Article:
And I, too, had seen my new image looming, doddering, fat-eyed, fat-lipped and bathed in palm oil, in his standing mirror.

            No, it was not me. It could not be me.

It could not be Ezinne. Ezinne that my mother fondly called African beauty. She once said to me: ‘Ezinne, you are the reincarnation of my grandmother. She was so beautiful our people used her name to tell proverbs. Even in her old age, she shimmered with beauty. You have her nose, her gapped teeth, her sunrise eyes, her long neck. Nobody in our extended family resembles her as closely as you do.’

            Was it now my grandmother looming out large with ageing fat in the mirror in this way? In rejection to the corrupt suggestion of Munachi’s mirror, I tottered up, my tacky palms publishing my fingerprints redly on Munachi’s walls.

            It pained to move. It pained to touch things, to breathe, to see. The world mourned glassily, looking out of my eyes. But –

            I was up on my feet again.

            And I was waiting for Munachi to finish me off for bringing him his key and waking up very early this morning to make him his breakfast and for talking to him about last night’s shamefulness for both our sakes.

            Munachi must be very sad. The piano –

            He had bought a handsome piano. From those successful concerts in Los Angeles, London, Munich… The piano was the finest and most comforting thing in the loneliness of our big house. My fingers usually galloped out of it confused sounds and chords and chaotic arpeggios. But not so when Munachi’s gifted hands lifted forgiveness and sorrow and complexity out of the dark rooms of the piano.

            Now Munachi was playing something new on the piano.

But now as I heard the chords and cadences, they dropped on my battered body like stars falling into a vast ocean of silence. In my mouth, the music tasted like salt. Like blood.

            Leaning on the jamb of the door leading into our living room where Munachi was pounding away on his piano, I could see the boys that had picked him up from the gutter huddled up behind him. Smiling. Clapping. Tapping their feet on the ground. Munachi played out his new composition to them.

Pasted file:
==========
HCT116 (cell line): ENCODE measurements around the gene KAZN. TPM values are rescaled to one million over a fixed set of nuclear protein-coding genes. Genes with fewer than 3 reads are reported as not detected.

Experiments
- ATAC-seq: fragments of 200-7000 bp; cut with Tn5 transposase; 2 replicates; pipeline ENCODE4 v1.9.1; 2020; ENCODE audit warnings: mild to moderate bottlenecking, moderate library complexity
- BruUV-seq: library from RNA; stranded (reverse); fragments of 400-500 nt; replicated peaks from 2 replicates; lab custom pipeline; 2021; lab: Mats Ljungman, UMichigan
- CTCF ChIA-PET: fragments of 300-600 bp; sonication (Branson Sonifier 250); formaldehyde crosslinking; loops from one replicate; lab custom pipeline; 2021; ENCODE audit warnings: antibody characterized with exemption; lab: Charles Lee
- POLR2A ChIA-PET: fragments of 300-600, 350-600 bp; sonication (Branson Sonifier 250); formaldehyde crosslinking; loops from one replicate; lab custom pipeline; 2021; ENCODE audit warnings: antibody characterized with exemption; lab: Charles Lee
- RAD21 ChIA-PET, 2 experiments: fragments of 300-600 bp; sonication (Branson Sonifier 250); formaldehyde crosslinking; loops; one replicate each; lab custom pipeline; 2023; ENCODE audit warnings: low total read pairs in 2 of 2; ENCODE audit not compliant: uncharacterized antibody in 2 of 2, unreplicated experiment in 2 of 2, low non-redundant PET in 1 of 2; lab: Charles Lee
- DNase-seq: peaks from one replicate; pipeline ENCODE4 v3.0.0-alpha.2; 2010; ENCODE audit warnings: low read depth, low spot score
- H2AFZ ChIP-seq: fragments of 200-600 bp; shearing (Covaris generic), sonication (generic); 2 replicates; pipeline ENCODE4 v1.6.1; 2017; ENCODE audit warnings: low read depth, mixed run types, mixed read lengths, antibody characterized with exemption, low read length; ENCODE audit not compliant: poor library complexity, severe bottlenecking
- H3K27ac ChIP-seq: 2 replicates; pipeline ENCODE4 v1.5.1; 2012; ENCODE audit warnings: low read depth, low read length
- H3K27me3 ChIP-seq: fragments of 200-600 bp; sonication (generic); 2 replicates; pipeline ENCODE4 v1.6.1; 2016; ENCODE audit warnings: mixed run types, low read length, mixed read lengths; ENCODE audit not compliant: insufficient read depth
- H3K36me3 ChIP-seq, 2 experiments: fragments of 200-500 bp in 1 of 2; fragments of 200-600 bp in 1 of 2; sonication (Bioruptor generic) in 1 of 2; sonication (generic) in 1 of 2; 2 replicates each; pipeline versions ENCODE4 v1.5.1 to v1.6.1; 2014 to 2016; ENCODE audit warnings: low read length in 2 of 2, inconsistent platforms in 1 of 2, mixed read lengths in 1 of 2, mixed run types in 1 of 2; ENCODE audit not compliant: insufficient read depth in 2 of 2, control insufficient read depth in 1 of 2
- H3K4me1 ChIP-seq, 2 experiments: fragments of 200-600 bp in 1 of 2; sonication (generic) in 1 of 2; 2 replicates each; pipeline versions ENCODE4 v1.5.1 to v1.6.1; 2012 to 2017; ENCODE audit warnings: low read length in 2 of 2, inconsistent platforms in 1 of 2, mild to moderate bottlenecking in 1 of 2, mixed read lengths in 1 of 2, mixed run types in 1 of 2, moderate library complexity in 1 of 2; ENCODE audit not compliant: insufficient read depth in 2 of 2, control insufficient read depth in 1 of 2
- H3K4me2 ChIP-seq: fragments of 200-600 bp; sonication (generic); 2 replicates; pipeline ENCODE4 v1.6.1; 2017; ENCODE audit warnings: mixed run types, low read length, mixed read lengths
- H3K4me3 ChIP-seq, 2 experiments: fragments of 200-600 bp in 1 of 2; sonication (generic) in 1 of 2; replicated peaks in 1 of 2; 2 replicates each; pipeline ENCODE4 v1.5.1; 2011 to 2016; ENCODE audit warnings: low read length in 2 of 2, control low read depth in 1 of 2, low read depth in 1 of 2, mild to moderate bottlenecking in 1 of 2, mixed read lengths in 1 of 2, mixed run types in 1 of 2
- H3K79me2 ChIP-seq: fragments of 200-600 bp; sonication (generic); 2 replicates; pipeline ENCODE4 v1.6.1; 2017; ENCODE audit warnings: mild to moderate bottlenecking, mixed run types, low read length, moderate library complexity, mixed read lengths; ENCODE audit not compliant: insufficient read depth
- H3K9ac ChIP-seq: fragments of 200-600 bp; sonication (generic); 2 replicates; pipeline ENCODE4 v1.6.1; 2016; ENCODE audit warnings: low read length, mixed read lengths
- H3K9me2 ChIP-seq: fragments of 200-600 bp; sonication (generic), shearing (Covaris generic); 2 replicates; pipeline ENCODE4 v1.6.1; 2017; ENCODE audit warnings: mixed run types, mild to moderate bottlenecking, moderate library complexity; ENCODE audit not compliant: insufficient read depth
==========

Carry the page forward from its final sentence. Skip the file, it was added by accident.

Perhaps the boys had heard my yelps and had come to our house to rescue me.

            Now they sang around Munachi.

            And I could hear Munachi telling them to sing like Africans, not like Italians. The piece was an African masterpiece. It would be played accompanied by tom-toms, rattles, slit drums, water pots, udu. And in their next superb concert in London, the chorale would be donned out in ancient African clothing.  The sopranos and altos would wear cowries and beads and smoked raffia skirts and ankle rattles and their exposed bellies and thighs and faces would be painted with uli. The drummers and the lot of male singers would wear eagle feathers and smoked raffia skirts like ancestral warriors. The white people in London would be thrilled at the rich cultural heritage coming right from the African heartland…

            And the boys, enthralled, laughed loudly and merrily at another prospect of traveling to London. They seemed to have forgotten all else, forgotten the night before. Perhaps forgotten my yelps today, too.

            They clapped, cheered, praised, danced, ran scales on the piano. They made such a blissful world around the piano with their rejoicing it seemed nothing untoward had happened since the world began.